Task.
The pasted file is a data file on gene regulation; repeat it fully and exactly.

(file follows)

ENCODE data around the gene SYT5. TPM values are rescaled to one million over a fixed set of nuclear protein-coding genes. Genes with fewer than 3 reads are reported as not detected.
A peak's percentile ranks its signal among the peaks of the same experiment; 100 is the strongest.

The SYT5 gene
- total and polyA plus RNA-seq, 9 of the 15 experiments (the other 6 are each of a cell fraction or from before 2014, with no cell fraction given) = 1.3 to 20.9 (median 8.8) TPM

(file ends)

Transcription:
ENCODE data around the gene SYT5. TPM values are rescaled to one million over a fixed set of nuclear protein-coding genes. Genes with fewer than 3 reads are reported as not detected.
A peak's percentile ranks its signal among the peaks of the same experiment; 100 is the strongest.

The SYT5 gene
- total and polyA plus RNA-seq, 9 of the 15 experiments (the other 6 are each of a cell fraction or from before 2014, with no cell fraction given) = 1.3 to 20.9 (median 8.8) TPM